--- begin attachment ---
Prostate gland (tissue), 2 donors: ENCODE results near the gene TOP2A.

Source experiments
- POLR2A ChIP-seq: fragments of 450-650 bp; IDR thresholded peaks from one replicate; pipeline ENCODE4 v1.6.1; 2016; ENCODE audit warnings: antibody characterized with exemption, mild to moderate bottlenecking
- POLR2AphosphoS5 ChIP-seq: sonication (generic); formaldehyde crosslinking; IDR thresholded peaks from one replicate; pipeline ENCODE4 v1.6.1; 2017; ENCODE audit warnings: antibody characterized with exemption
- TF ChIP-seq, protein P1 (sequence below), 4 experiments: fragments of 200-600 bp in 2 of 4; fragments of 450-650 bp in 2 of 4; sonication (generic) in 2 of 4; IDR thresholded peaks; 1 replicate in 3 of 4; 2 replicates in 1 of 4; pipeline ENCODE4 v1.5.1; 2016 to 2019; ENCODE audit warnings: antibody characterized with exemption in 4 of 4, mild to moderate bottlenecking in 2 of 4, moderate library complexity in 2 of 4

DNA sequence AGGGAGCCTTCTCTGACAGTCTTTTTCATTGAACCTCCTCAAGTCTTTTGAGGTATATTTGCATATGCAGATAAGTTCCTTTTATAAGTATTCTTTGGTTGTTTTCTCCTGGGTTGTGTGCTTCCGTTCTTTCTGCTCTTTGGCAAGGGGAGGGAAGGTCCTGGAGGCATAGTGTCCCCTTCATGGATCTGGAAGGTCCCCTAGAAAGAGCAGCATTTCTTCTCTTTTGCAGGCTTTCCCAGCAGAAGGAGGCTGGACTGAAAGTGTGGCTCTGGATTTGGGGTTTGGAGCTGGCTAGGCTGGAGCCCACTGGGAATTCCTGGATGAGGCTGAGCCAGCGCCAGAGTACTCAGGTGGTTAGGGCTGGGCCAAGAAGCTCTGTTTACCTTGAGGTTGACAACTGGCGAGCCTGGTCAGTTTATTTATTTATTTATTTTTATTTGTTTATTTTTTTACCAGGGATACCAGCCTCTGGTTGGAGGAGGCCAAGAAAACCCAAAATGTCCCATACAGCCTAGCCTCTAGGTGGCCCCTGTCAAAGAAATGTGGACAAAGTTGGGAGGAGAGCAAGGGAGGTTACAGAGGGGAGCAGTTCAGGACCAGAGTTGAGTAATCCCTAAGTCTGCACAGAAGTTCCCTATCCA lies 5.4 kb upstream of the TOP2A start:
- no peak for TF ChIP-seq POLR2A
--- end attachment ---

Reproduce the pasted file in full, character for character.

Prostate gland (tissue), 2 donors: ENCODE results near the gene TOP2A.

Source experiments
- POLR2A ChIP-seq: fragments of 450-650 bp; IDR thresholded peaks from one replicate; pipeline ENCODE4 v1.6.1; 2016; ENCODE audit warnings: antibody characterized with exemption, mild to moderate bottlenecking
- POLR2AphosphoS5 ChIP-seq: sonication (generic); formaldehyde crosslinking; IDR thresholded peaks from one replicate; pipeline ENCODE4 v1.6.1; 2017; ENCODE audit warnings: antibody characterized with exemption
- TF ChIP-seq, protein P1 (sequence below), 4 experiments: fragments of 200-600 bp in 2 of 4; fragments of 450-650 bp in 2 of 4; sonication (generic) in 2 of 4; IDR thresholded peaks; 1 replicate in 3 of 4; 2 replicates in 1 of 4; pipeline ENCODE4 v1.5.1; 2016 to 2019; ENCODE audit warnings: antibody characterized with exemption in 4 of 4, mild to moderate bottlenecking in 2 of 4, moderate library complexity in 2 of 4

DNA sequence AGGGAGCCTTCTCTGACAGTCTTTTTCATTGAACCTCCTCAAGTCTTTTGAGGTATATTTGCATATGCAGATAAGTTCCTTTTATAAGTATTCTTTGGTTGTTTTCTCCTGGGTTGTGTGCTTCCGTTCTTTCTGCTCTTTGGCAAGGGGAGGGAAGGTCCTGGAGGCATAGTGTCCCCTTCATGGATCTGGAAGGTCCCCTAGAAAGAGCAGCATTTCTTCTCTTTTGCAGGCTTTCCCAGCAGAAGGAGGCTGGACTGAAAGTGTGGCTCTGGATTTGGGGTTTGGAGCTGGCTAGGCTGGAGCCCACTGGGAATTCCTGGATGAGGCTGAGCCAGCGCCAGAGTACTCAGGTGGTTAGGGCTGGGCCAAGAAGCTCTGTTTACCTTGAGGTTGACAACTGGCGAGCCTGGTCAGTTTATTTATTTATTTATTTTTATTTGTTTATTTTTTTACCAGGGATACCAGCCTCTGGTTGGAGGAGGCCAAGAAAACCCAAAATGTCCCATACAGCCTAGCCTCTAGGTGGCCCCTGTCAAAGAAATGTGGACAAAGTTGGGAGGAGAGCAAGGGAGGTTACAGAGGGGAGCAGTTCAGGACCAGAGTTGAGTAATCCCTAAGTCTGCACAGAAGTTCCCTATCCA lies 5.4 kb upstream of the TOP2A start:
- no peak for TF ChIP-seq POLR2A